We continued in this manner throughout their meal. Me: friendly and perky. Them: gloomy and callous. Finally they paid their bill and went on their way. Only I caught sight of one of the gentlemen from the group speaking with a manager in the bar. He approached me and shared that these customers had not been satisfied with my service. I was immediately defensive, explaining how every aspect was impeccable, and that I was totally nice to them in spite of their crotchety moods. This is when he informed me that the group had just come from a funeral. They did not apparently appreciate me being so friendly and happy. They also did not apparently think that I was just doing my job, and that normally servers are expected to be friendly and happy. They did, however, apparently think that they bore some sort of tell-tale sign that I should have recognized as the reason for their less-than-sunny dispositions. I swear, there were no black veils or funeral programs in view; I don't even think they were all wearing black or I might have put two and two together.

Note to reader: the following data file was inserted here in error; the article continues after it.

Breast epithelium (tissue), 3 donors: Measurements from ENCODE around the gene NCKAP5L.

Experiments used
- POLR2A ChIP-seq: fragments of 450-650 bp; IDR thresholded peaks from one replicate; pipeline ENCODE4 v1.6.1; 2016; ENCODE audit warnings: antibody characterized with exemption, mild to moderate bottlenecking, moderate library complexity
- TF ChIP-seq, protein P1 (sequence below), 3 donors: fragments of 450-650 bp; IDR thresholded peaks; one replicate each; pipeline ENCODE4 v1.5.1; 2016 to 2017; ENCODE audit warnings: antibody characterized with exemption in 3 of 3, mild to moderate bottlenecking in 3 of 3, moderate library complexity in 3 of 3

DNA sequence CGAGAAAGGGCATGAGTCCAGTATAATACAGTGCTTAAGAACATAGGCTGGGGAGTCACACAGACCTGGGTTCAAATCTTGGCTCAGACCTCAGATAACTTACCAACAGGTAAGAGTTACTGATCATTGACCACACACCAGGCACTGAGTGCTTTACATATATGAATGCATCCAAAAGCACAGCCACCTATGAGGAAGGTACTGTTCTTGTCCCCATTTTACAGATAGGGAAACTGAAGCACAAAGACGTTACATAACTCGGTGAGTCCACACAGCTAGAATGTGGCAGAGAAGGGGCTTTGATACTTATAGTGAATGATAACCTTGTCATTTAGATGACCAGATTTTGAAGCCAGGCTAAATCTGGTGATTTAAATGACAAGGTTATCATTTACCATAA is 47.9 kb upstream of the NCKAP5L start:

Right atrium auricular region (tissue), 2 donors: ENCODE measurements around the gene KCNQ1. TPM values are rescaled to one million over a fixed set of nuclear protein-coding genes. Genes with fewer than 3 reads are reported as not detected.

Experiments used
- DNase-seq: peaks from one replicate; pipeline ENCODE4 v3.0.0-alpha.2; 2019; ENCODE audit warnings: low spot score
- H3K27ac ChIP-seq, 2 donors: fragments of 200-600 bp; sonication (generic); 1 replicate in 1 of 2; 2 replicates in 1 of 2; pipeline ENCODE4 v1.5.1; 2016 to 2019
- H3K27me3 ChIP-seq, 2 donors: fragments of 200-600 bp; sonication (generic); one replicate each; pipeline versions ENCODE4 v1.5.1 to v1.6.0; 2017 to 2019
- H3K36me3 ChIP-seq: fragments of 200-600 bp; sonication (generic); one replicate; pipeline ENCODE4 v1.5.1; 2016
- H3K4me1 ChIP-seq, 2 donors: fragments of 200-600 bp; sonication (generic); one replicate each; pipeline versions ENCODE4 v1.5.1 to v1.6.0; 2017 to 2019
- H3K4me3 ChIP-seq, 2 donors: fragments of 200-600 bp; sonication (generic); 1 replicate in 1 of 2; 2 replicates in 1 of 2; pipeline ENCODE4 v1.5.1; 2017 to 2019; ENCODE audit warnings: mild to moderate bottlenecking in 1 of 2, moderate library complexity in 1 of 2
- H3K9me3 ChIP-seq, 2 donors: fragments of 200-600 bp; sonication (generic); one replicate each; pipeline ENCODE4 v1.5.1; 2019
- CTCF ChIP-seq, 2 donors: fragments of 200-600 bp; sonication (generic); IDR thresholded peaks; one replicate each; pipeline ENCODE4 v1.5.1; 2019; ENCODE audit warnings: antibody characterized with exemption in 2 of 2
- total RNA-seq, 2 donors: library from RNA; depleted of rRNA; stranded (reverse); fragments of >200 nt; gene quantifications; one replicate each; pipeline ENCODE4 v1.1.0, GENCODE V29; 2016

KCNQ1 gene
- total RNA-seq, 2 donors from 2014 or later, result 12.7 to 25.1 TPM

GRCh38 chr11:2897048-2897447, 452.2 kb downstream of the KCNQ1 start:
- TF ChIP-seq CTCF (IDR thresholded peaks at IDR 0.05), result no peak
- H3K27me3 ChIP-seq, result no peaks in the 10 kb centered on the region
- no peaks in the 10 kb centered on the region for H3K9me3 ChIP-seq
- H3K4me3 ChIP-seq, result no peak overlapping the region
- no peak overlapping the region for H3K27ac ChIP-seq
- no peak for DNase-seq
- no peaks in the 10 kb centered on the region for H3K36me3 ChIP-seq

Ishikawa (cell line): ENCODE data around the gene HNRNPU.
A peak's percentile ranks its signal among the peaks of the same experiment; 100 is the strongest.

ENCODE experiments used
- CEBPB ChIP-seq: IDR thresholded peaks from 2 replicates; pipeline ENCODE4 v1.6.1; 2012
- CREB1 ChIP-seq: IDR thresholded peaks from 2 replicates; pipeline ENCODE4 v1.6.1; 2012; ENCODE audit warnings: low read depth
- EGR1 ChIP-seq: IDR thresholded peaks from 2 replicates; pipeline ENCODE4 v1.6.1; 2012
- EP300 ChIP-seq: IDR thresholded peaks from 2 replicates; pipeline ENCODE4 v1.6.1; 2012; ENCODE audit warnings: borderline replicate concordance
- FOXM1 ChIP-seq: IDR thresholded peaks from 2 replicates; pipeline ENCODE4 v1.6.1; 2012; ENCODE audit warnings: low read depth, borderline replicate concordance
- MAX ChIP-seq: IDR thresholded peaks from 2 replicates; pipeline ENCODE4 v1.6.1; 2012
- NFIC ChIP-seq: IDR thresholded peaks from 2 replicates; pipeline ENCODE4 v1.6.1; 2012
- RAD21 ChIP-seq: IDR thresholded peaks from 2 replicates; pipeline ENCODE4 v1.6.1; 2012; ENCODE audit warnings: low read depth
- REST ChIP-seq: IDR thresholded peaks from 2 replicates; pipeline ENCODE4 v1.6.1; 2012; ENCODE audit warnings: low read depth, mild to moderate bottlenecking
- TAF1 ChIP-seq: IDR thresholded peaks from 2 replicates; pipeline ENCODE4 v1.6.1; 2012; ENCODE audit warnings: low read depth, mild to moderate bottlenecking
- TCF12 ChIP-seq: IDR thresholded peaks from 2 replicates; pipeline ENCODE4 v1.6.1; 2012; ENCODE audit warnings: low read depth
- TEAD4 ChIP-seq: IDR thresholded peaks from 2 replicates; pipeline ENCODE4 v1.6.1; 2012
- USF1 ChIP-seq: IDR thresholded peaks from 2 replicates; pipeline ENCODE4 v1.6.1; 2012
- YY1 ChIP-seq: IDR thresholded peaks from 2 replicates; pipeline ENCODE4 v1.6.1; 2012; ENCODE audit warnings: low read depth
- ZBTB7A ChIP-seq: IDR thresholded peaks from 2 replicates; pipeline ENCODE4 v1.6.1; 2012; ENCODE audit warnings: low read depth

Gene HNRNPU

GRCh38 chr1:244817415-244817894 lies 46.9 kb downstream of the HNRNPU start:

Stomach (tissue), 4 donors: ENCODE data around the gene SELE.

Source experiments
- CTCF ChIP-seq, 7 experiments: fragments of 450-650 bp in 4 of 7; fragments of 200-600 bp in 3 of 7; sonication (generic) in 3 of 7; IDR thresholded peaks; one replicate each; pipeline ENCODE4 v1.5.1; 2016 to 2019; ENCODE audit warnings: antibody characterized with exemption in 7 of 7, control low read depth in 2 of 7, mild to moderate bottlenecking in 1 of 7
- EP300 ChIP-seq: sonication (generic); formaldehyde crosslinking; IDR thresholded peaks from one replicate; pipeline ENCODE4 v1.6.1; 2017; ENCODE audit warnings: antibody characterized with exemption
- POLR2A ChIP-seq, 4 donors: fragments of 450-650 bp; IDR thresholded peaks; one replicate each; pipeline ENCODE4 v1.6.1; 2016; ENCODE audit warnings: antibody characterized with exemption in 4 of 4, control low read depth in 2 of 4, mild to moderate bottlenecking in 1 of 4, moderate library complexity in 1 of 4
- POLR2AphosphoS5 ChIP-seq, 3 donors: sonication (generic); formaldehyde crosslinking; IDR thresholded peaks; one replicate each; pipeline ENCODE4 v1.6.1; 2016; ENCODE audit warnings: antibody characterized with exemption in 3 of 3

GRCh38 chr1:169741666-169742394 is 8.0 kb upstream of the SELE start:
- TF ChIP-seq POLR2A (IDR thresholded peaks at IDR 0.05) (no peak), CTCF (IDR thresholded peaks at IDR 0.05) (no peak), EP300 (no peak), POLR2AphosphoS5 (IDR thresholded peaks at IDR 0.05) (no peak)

At any rate, I had no clue about the circumstances that brought them together at our restaurant that afternoon. But I do believe that even a person in mourning can appreciate a lovely, sunny day, and that I shouldn't be penalized for being friendly and vivacious. But that is precisely what got me fired.

Sitting in the manager's office, staring at a form I was being asked to sign indicating my resignation, I was dumbfounded. I thought about all of the truly terrible things I could have done to bring me to this moment instead of being too nice, things I may have even considered at various times. I thought about my co-worker who had recently stormed out in the middle of his shift, but was back at work the next week. I wondered to myself if this same "complaint" had been received by one of Leslie or Catherine's tables, would the managers have even bothered to write it in their files?

I couldn't help but be offended when The General asked me to consider whether foodservice was "the right job" for me. I had worked my butt off for this company, and for each of the negative remarks in that little manila file, there are dozens of positive comment cards and countless clients who left my section with a smile on their face and a big fat tip on the line. So instead of signing her paper meant to protect the company, I let her fire me.